In the Tent of Meeting… Aaron and his sons shall prepare [the Menorah] from the evening until the morning before Hashem. (27:21)
I recall that when I was learning in Yeshiva, there was a disagreement between the Rosh HaYeshiva and the ba’alei batim (financial committee) as to which direction the Yeshiva should be heading. The financial committee asserted that the Yeshiva’s ultimate goal was to increase enrolment, even if it meant accepting some students who did not meet their standards. Their logic was that as far as fund- raising goes, a Yeshiva with a large student body makes a far greater impression on the outsider, which would ultimately result in greater charitable donations, the bread-and-butter of any Yeshiva. The Rosh Yeshiva insisted that “quality” was more important than “quantity,” and refused to accept students whose main role would simply be to fill up the chairs of the bais ha-medrash. A Yeshiva must concern itself primarily with the studies of its students, he felt, even if it meant doing things in a way which might not gain the approval of its donors.
In a most fascinating letter, Rav Yitzchak Hutner zt”l addresses this very dilemma. He writes:
I was asked why I oppose arranging the schedule of the Yeshiva in a manner which would generate the most publicity and appeal among potential donors.
I explained that the answer to this question can be found upon closer examination of the mitzvah to light the Menorah in the Holy Temple. The Talmud (Shabbos 22b) states: “The Western Lamp (Ner Ma’aravi) bore witness to the entire world that the Divine Presence rested among Israel.”
At first glance, this statement seems quite puzzling: After all, the Western Lamp burned within the Heichal, an area inside the Temple where no gentile or even non-Kohein (non-priestly Jew) was permitted entry! In what way, then, did the Ner Ma’aravi “bear witness to the entire world” of Hashem’s Presence among Israel?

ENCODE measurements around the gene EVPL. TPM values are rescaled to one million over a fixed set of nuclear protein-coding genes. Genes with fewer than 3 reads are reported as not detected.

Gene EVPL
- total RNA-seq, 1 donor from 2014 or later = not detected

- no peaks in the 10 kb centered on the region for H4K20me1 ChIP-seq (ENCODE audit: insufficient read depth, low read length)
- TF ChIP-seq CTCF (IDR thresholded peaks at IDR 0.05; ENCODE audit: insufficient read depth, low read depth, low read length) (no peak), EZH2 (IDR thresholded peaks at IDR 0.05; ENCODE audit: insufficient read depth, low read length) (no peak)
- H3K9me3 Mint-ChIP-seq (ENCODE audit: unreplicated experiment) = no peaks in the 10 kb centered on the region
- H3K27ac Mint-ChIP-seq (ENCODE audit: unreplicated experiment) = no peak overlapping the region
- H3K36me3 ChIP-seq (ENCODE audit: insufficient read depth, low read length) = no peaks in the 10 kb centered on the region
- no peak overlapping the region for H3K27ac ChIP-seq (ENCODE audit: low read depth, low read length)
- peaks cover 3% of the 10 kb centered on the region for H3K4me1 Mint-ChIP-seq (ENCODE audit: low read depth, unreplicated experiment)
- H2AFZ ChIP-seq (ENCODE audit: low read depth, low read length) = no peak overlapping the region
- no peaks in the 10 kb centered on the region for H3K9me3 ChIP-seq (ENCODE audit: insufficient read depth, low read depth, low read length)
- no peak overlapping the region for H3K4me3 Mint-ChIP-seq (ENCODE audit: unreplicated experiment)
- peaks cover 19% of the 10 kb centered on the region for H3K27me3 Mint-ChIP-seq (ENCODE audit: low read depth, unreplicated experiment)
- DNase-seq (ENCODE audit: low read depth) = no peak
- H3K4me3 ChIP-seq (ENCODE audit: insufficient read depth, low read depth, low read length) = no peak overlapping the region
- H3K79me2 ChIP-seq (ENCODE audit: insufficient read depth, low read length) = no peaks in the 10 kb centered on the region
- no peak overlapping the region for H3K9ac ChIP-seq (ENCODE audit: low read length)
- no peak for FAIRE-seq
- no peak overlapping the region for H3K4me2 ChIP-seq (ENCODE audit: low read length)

What the Western Lamp did do was reinforce the recognition of the Jewish people among themselves that the Divine Presence dwelled with them. The more powerful this awareness among themselves; the more widespread the recognition they would receive among the [gentile] nations of the world.
Similarly, if we want our Yeshiva to earn a good reputation with the community at large, we need not concern ourselves with making public displays of our studies. Rather, we must work to strengthen the Yeshiva internally, in ways that may not even be apparent to outsiders. And we can rest assured that, if we do these things, the “lamp” which will be ignited in the privacy of the Yeshiva will nonetheless bear witness to the entire world that the Divine Presence rests within its walls.
There has been substantial dialogue within the Torah-observant community in recent years regarding the topic of Kiddush Hashem – sanctifying Hashem’s Name through good deeds. Generally, whenever the subject arises, the discussion is geared towards how a Torah-Jew can bring about a Kiddush Hashem by acting appropriately when dealing with non-Jews. Inevitably, stories will be told about how someone’s extreme honesty by returning to a store to pay for an item he was inadvertently not charged for brought about a tremendous recognition of the moral/ethical stance of the Torah. Undoubtedly such anecdotes, and there are Baruch Hashem many of them, are indeed an example of a true Kiddush Hashem.